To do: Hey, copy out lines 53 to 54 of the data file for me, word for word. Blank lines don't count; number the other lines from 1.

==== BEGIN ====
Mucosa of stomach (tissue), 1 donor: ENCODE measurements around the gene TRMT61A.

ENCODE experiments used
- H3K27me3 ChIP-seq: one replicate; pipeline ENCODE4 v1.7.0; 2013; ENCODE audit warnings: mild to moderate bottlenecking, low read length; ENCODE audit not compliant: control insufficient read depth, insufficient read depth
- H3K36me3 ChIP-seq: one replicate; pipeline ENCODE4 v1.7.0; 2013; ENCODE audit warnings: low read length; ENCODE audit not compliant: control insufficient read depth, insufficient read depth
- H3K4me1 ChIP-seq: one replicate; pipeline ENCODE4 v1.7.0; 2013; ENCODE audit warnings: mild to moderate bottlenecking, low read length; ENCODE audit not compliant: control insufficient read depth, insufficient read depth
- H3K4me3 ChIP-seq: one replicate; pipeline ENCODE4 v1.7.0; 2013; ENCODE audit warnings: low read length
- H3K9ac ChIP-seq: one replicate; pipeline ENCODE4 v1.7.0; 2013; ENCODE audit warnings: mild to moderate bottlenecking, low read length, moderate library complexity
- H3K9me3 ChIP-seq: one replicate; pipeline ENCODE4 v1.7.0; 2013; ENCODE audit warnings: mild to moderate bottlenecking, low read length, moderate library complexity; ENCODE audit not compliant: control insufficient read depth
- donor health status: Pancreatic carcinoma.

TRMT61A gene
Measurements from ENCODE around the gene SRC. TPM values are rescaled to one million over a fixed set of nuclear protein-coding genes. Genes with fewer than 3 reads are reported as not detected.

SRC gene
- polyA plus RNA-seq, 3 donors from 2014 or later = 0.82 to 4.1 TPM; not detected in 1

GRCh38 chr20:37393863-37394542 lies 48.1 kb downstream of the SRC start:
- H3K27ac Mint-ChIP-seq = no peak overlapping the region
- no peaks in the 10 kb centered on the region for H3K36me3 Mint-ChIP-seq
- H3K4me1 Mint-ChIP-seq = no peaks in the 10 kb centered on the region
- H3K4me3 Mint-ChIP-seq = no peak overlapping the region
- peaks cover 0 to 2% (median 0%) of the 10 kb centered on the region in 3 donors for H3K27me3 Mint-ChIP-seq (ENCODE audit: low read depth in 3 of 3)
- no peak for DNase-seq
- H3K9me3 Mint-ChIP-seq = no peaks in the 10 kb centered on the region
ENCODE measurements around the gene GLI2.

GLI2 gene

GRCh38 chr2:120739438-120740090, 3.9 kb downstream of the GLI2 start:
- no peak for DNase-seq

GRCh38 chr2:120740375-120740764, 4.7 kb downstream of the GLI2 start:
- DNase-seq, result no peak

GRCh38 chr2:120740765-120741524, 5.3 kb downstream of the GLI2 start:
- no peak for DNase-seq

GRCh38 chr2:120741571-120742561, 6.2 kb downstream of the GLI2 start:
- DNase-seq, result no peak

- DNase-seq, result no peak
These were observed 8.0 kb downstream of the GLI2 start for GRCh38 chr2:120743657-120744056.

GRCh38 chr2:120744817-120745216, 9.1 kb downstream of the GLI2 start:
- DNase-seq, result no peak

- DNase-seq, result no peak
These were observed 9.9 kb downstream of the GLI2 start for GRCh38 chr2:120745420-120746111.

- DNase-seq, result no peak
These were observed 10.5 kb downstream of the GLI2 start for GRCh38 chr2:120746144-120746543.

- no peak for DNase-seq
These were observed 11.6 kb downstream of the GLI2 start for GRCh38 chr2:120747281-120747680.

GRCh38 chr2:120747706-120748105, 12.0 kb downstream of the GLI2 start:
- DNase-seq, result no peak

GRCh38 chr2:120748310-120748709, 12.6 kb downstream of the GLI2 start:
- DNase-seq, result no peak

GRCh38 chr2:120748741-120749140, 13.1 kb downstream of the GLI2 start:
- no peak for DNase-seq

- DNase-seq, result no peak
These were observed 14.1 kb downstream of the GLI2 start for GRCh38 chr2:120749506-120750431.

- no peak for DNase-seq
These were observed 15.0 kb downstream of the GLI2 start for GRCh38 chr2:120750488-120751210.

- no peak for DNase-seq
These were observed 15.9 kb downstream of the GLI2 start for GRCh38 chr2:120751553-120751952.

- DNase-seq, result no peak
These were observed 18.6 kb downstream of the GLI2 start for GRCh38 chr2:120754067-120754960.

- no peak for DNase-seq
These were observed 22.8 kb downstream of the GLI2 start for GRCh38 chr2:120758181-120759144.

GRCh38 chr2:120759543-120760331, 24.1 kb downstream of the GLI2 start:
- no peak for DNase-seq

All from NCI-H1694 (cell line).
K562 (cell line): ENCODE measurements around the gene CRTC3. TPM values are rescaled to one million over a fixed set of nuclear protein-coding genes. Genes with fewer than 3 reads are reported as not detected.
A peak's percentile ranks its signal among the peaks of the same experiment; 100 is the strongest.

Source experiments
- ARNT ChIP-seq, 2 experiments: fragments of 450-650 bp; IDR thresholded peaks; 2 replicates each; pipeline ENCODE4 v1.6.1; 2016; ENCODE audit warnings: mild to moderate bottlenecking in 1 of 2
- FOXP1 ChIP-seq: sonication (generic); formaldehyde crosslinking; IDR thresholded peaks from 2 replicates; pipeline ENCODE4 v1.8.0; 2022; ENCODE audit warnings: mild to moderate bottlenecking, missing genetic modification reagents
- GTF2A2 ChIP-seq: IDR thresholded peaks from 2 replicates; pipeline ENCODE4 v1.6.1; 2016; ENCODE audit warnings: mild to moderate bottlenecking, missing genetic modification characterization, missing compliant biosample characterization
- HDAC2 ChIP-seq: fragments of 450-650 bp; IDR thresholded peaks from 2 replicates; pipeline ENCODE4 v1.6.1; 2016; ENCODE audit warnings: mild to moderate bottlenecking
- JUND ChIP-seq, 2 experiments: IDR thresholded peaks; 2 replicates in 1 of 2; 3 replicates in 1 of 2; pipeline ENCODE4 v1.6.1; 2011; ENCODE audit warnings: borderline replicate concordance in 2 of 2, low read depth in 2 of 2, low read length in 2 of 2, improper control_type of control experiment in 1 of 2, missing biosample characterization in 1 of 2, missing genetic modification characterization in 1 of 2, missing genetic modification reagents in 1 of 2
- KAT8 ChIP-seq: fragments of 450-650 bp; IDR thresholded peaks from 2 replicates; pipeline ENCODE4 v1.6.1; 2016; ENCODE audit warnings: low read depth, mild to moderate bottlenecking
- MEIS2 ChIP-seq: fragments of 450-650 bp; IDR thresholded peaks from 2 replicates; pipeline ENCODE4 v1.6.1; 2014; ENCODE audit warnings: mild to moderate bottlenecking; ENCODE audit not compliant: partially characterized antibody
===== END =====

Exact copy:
These were observed 15.9 kb downstream of the GLI2 start for GRCh38 chr2:120751553-120751952.

- DNase-seq, result no peak